Coronavirus (Covid-19) Impacts on Criminal and Traffic Law Practice in Virginia
The Yeargan Law Office is here to answer your questions about how the Coronavirus crisis is affecting your life and criminal/traffic law in the Commonwealth of Virginia. Currently, the Virginia Supreme Court has closed all of the courts in the state through May 17, 2020. The text of this Order by the Virginia Supreme Court is located here: Supreme Court of Virginia. Some counties have extended this closure period, based on their own needs. Non-Emergency trials and hearings have been continued by the local clerks to court dates two to three months away. However, emergency matters may still be heard by the courts.
Below are some typical questions the law office answers on a regular basis:Are Arraignments Still Being Heard by The General District Court and The Juvenile and Domestic Relations General District Court?
Answer: Yes. The Clerks are scheduling arraignments for Defendants charged with misdemeanors and felonies in the General District Court and Juvenile and Domestic Relations Court. Defendants are advised of the nature of the charges and their right to hire an attorney for their case or request court appointed counsel. At the arraignment, the Defendant is given a new trial date for misdemeanors and a Preliminary Hearing date for felonies. These dates are being scheduled several months into the future.Are The Courts Still Hearing Bond Motions for Defendants Recently Arrested and Being Held in Incarceration During The Epidemic Before Their Trial Date?
Answer: Yes. The General District Courts, Juvenile and Domestic Relations Courts, and Circuit Courts are treating Bond Motions in criminal cases as high priority emergency matters and hearing them as soon as possible. Defendants who are recently arrested and incarcerated will be given a fair hearing for release on bond pending trial.Are Felony Preliminary Hearings Still Being Held During The Coronavirus Pandemic?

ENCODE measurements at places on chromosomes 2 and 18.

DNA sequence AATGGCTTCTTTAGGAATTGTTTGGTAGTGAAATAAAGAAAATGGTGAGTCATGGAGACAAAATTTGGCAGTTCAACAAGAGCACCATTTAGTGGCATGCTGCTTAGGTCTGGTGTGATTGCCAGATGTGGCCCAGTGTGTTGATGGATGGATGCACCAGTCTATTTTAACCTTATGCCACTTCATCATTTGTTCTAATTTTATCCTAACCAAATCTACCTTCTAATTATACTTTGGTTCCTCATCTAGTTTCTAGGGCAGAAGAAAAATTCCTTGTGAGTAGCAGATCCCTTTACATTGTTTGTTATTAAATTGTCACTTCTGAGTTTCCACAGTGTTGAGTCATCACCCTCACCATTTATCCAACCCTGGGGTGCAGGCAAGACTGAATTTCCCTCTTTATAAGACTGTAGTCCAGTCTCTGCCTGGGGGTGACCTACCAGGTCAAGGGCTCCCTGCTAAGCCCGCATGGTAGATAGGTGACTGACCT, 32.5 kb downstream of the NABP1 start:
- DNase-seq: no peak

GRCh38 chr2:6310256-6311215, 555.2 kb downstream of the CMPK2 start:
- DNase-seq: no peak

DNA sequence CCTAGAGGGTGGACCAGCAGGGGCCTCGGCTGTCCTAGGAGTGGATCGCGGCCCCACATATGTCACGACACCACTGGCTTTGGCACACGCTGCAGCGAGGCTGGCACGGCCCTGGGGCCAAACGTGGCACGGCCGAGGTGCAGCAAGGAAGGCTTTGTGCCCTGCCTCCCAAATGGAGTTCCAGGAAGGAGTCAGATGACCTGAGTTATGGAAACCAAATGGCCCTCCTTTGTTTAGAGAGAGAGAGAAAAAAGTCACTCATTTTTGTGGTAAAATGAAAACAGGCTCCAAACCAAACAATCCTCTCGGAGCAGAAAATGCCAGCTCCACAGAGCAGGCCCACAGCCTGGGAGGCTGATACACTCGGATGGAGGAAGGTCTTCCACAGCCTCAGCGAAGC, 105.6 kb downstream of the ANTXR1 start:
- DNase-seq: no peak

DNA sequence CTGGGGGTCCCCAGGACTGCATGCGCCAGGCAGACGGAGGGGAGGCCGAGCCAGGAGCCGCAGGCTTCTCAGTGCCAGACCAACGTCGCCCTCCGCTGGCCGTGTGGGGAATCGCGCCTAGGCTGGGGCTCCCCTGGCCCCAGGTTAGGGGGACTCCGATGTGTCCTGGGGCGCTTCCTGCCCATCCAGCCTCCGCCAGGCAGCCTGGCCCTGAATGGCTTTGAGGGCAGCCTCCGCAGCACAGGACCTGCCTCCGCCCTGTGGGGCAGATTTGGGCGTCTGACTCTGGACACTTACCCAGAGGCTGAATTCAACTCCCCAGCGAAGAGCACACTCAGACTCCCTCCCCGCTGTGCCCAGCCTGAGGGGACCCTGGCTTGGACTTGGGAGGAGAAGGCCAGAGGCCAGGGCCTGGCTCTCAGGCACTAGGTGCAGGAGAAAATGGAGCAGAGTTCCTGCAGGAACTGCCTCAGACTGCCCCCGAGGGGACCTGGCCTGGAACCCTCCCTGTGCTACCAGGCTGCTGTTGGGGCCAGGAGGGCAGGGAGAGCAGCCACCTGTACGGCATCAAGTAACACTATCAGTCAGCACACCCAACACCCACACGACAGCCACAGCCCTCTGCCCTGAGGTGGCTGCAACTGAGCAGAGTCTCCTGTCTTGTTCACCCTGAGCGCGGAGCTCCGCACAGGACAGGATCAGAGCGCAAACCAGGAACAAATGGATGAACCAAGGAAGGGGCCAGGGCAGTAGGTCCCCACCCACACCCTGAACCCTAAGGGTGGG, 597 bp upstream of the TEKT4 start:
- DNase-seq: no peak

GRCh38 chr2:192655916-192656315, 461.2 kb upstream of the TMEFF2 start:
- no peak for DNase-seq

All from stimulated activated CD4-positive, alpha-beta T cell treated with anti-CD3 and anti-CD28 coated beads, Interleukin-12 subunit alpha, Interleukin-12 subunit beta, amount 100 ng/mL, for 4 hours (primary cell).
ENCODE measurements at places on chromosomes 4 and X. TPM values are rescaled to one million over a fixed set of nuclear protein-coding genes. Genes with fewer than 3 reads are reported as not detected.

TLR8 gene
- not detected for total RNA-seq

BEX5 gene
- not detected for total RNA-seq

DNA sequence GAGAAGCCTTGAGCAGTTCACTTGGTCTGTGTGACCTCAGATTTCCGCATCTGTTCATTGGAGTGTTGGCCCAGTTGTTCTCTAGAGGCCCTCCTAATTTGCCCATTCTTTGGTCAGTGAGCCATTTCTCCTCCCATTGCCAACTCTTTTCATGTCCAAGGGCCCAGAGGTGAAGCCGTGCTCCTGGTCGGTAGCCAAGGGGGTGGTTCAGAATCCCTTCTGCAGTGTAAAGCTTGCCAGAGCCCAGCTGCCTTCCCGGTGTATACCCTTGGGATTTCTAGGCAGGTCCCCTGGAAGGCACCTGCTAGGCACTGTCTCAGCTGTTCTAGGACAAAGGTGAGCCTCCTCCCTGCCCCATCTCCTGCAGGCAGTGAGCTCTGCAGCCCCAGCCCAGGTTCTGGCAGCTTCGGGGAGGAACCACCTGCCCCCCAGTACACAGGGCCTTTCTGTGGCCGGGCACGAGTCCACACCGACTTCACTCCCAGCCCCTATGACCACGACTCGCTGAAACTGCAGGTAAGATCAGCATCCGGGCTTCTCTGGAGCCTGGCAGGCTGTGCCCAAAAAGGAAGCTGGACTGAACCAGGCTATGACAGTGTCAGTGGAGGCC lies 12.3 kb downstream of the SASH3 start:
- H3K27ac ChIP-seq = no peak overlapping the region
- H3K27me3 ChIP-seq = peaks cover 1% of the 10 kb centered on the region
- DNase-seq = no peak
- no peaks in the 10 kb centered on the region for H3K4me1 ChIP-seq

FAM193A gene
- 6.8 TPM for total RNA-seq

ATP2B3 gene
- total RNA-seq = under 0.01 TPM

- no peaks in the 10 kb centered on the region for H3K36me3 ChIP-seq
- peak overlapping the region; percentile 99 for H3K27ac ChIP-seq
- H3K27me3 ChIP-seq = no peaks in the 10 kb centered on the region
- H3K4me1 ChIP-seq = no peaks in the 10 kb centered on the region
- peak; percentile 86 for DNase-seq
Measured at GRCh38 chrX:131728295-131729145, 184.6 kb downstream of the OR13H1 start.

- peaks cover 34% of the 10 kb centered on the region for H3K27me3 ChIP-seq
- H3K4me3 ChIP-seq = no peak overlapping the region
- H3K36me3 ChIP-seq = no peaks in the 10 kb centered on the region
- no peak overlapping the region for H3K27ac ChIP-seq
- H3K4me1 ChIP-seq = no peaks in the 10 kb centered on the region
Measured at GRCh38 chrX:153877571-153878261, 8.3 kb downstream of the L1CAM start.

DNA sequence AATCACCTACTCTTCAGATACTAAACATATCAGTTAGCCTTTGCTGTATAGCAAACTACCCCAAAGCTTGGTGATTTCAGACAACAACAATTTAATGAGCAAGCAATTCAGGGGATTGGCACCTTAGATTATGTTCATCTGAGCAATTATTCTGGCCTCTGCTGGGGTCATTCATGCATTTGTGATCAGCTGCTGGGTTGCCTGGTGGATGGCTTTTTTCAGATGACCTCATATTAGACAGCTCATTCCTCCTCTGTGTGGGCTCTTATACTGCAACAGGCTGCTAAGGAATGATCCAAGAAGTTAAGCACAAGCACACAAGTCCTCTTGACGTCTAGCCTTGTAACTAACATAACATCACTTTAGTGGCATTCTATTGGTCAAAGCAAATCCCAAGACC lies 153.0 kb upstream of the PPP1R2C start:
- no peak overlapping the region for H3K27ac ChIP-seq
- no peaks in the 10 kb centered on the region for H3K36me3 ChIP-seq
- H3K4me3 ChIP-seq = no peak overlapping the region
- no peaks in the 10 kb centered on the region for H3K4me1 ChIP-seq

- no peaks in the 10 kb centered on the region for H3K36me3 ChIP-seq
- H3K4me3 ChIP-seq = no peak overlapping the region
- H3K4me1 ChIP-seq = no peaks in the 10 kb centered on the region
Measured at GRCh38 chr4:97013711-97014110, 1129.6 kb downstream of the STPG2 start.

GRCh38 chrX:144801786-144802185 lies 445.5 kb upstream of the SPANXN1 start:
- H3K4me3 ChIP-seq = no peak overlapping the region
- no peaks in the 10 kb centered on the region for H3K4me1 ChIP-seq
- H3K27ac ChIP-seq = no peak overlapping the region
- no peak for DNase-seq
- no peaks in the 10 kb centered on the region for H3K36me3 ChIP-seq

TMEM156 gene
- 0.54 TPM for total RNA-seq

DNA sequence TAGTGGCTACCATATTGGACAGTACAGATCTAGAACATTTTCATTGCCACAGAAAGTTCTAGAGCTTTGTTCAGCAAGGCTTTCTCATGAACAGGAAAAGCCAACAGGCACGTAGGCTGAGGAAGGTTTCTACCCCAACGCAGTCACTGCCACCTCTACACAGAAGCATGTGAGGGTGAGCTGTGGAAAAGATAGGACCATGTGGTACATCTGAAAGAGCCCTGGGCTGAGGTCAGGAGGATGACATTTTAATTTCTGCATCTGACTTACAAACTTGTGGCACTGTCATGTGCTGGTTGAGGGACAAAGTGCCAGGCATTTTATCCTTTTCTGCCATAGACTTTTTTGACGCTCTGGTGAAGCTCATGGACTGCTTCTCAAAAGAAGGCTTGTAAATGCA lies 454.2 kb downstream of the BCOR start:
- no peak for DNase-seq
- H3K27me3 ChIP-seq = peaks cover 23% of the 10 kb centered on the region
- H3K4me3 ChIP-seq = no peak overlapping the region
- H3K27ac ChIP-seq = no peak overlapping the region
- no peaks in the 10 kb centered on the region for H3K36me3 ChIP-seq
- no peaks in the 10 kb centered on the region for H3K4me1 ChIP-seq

Answer: No. Felony Preliminary Hearings (probable cause hearings to determine if enough evidence exists for a case to go forward to trial) are being continued by the clerks to new court dates two to three months in the future.Is it Against The Law for me to Leave My Home for Non-Essential Travel During the Coronavirus Epidemic?
Answer: Yes. The Governor has issued an order banning Non-Essential Travel in the Commonwealth of Virginia. Citizens are required to stay home during the epidemic in order to limit transmission of the virus. Gatherings of more than ten people are prohibited, including social events and religious observances. Colleges and institutions of higher learning are closed. It is a Class 1 misdemeanor to violate certain provisions of this Order, punishable by up to 12 months in jail and/or a fine of up to $2,500.00.
The Order is in effect until June 10, 2020. The text of this Order may be found here: Temporary Stay at Home Order Due to Novel Coronavirus (Covid-19)
However, the Order makes it clear that people in the state may still travel from their home for work, to obtain food or beverages, or to take care of a family member. Medical Care travel, exercising outside while observing social distancing, and volunteering with an organization are also allowed by the Order. The main intent of the Order is to limit non-essential activities and contact between people to limit transmission of the virus to the general public.
If you have a question about how your case is specifically affected by the COVID-19 crisis, please contact the Yeargan Law Office today. The office is open and ready to help you with your questions and concerns. Attorney Yeargan will provide a free, initial consultation.